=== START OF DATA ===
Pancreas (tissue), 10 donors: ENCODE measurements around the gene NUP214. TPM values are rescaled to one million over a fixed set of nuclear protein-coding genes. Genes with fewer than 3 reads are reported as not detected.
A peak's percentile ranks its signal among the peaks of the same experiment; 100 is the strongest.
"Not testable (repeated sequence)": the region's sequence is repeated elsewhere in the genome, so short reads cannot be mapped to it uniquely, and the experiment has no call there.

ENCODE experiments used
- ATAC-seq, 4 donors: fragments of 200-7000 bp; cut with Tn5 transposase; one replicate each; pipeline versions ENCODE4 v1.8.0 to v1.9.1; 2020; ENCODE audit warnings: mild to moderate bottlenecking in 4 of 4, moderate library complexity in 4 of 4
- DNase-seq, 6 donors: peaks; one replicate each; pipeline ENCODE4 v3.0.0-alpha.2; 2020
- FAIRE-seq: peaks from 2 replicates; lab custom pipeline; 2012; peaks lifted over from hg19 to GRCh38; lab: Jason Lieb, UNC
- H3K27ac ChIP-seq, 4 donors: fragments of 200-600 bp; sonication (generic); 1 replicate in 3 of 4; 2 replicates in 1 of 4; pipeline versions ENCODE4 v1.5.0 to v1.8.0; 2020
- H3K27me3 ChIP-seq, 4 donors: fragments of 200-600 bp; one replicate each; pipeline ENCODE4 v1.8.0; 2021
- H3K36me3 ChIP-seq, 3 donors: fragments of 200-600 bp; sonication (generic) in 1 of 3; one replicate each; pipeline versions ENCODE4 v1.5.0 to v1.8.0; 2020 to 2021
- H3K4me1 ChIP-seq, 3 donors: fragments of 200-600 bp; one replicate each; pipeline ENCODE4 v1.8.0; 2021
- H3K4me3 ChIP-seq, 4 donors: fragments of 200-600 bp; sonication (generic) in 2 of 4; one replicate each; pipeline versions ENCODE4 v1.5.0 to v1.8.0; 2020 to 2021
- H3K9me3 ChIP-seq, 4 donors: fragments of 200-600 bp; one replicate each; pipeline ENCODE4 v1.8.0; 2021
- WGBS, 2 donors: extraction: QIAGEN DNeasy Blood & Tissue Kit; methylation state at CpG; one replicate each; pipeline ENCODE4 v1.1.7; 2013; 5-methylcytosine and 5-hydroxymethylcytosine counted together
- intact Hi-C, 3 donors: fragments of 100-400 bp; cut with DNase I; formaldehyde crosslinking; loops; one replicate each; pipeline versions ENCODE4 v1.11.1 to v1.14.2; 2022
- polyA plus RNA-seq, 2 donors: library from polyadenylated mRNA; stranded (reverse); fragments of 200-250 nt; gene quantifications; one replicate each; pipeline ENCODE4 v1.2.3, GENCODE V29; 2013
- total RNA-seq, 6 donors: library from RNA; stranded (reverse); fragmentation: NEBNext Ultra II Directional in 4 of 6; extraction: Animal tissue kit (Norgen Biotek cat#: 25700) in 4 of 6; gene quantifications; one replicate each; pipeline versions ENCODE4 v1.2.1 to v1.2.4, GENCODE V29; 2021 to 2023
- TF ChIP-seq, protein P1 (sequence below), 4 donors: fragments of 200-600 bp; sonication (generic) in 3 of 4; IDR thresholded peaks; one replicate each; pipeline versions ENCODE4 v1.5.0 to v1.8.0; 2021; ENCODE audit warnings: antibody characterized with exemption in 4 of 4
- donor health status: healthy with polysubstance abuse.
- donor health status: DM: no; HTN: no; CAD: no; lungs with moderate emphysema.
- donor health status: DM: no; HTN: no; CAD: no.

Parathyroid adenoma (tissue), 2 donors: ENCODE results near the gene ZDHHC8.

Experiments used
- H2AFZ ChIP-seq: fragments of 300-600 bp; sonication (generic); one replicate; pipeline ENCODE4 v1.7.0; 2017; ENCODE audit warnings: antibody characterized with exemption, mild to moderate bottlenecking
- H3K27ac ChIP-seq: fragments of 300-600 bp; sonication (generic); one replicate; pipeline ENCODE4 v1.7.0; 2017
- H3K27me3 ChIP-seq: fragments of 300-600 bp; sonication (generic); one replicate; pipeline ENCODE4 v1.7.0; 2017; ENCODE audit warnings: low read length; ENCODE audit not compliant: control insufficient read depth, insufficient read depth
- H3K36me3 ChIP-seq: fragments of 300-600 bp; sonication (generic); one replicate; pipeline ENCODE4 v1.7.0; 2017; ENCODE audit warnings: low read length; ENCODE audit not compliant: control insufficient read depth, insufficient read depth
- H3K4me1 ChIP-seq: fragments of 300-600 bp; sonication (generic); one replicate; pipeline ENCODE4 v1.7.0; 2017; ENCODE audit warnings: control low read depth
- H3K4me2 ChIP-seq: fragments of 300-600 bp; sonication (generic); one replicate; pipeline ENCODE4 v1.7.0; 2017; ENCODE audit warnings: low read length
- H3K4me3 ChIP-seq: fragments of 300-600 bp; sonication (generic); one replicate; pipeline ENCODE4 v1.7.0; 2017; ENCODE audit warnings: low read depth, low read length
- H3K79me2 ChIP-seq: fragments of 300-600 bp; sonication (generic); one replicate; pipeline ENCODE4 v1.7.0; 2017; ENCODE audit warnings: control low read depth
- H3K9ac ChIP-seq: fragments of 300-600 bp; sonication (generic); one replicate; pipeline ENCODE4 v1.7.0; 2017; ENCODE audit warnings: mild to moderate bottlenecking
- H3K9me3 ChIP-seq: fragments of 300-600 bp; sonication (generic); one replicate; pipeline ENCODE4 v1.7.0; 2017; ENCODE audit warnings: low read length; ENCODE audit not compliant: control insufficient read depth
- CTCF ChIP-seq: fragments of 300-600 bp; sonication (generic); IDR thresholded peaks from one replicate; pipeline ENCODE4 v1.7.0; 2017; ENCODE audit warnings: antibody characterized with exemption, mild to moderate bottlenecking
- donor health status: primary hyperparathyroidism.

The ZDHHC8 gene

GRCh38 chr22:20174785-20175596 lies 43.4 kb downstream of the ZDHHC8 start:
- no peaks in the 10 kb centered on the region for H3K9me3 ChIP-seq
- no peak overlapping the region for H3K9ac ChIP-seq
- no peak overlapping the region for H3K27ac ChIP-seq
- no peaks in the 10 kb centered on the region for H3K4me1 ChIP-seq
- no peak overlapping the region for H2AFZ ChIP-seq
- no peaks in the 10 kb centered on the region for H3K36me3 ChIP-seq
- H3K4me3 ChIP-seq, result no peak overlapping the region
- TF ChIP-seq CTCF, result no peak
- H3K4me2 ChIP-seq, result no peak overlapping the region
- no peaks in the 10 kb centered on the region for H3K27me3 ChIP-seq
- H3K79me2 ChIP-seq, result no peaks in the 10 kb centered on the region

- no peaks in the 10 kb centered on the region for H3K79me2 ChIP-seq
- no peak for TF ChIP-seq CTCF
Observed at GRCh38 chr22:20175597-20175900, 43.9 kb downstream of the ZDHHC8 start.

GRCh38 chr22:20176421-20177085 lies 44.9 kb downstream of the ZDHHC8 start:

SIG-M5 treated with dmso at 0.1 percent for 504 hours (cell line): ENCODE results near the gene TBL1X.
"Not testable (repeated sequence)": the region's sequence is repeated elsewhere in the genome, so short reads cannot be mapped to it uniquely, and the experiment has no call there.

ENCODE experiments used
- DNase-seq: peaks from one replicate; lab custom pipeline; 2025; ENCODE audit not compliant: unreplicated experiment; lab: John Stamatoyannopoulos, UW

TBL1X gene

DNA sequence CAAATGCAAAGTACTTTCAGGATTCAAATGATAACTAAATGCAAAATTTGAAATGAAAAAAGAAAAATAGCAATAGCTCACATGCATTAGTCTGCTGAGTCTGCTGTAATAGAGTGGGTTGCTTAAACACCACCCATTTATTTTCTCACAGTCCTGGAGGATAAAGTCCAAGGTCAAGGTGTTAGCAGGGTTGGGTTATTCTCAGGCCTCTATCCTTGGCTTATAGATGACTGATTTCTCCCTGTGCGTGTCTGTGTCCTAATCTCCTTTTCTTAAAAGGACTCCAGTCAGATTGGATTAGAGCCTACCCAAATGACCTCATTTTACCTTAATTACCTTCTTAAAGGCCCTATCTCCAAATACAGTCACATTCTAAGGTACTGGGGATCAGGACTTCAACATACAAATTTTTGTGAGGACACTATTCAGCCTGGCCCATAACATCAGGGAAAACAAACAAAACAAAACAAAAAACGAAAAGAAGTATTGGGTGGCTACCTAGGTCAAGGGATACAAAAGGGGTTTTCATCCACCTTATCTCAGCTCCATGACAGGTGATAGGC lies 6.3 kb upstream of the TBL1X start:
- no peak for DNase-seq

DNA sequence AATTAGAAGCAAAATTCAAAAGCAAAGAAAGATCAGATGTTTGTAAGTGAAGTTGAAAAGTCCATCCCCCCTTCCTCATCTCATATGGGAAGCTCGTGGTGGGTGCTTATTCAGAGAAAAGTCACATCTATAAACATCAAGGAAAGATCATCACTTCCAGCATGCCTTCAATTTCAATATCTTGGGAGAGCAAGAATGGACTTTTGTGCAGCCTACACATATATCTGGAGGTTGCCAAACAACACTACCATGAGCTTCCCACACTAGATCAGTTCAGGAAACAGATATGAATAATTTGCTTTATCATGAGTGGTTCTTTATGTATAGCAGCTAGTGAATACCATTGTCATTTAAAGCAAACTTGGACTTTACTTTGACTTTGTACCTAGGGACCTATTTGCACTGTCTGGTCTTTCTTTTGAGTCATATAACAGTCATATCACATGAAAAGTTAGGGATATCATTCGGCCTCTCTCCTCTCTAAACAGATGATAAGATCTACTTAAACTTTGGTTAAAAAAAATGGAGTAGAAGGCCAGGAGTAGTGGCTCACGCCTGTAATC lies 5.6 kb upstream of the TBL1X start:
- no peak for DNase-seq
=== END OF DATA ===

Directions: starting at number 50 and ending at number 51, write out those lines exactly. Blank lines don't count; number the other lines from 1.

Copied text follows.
- no peak for TF ChIP-seq CTCF
Observed at GRCh38 chr22:20175597-20175900, 43.9 kb downstream of the ZDHHC8 start.